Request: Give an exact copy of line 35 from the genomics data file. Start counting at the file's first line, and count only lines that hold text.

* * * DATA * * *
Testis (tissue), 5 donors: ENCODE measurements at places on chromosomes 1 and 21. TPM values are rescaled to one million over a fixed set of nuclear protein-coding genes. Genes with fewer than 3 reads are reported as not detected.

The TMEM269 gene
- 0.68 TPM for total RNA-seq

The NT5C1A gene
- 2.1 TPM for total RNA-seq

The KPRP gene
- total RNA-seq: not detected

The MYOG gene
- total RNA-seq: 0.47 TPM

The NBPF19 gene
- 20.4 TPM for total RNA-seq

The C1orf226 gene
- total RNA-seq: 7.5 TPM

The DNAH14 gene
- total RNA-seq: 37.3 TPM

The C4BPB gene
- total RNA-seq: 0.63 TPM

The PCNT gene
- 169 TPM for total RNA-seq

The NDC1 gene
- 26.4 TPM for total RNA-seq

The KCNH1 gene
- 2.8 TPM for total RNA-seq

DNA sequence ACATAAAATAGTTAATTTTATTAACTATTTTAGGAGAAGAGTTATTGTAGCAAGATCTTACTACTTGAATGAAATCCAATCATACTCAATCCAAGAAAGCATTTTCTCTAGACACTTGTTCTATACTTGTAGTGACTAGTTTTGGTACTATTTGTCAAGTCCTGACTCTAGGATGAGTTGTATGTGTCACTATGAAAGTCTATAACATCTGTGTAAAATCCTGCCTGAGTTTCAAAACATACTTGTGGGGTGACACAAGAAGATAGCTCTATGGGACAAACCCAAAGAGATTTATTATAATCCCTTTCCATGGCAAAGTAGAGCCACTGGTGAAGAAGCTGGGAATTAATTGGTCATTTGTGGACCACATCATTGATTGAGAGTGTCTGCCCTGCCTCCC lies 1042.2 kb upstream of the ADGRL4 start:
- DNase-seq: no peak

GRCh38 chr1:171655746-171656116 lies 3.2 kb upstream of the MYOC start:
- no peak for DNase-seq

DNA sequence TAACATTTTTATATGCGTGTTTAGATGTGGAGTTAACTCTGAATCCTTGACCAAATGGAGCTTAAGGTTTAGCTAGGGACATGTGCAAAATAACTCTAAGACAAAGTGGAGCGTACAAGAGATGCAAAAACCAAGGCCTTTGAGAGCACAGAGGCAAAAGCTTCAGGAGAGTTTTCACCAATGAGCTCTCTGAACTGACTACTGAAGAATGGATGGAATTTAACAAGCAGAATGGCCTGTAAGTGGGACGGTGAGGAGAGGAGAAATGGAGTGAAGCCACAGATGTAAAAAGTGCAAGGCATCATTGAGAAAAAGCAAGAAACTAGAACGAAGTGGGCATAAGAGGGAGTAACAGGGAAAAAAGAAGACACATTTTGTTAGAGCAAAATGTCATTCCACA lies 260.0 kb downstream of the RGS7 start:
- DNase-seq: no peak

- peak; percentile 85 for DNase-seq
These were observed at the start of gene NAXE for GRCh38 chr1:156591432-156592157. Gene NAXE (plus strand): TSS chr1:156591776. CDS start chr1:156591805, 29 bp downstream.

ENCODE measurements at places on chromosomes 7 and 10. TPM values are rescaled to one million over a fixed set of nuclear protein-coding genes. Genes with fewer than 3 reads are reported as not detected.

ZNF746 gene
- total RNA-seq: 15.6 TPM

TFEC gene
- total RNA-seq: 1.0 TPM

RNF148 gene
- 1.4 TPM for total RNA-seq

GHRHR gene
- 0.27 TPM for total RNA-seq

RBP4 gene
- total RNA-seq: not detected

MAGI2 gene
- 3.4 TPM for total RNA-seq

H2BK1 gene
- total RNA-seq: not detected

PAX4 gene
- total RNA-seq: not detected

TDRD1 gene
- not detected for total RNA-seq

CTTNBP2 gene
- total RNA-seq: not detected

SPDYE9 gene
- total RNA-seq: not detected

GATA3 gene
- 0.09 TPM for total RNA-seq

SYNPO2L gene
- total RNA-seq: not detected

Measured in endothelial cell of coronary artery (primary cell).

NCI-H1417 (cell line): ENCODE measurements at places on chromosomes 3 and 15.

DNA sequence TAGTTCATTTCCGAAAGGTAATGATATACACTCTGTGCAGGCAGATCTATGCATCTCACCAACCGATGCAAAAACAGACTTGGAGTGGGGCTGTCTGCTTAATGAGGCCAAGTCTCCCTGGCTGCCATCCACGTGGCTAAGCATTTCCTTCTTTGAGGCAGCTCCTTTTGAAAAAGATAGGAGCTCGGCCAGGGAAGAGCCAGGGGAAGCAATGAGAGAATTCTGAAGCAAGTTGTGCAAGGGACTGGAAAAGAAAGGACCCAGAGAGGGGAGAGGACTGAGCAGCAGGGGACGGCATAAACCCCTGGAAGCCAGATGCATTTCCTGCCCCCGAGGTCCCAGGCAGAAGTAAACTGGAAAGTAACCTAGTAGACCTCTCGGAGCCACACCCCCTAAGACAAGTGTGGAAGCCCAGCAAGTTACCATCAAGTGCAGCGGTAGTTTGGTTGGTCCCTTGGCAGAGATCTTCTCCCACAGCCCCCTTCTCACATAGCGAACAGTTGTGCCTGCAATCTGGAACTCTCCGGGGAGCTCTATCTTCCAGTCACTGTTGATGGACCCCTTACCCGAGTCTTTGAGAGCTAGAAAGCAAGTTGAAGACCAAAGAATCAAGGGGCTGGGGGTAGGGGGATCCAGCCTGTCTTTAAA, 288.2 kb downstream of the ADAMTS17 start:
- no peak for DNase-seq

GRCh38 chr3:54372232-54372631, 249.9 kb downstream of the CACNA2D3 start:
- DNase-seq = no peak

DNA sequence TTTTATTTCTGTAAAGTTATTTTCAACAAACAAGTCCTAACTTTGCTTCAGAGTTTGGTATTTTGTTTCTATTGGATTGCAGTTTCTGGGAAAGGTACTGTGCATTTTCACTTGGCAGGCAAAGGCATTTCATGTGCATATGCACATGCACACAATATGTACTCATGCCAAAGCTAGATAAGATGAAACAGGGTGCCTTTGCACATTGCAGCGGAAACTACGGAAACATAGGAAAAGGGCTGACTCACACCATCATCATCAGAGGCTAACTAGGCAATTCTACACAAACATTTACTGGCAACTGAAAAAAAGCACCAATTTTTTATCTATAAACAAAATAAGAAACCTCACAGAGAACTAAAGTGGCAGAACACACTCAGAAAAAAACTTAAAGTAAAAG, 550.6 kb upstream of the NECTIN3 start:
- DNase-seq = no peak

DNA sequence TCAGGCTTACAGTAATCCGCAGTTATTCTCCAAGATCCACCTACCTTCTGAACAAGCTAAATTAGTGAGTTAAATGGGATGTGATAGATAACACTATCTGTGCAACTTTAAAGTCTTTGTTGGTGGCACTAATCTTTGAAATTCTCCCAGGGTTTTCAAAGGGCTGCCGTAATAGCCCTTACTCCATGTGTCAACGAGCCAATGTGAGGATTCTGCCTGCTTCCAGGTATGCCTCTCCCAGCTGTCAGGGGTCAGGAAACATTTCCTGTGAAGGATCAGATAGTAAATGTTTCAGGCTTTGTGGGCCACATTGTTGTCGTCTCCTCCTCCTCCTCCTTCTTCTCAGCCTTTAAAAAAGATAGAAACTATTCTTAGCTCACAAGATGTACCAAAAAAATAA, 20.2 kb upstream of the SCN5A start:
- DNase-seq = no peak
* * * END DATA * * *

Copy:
TFEC gene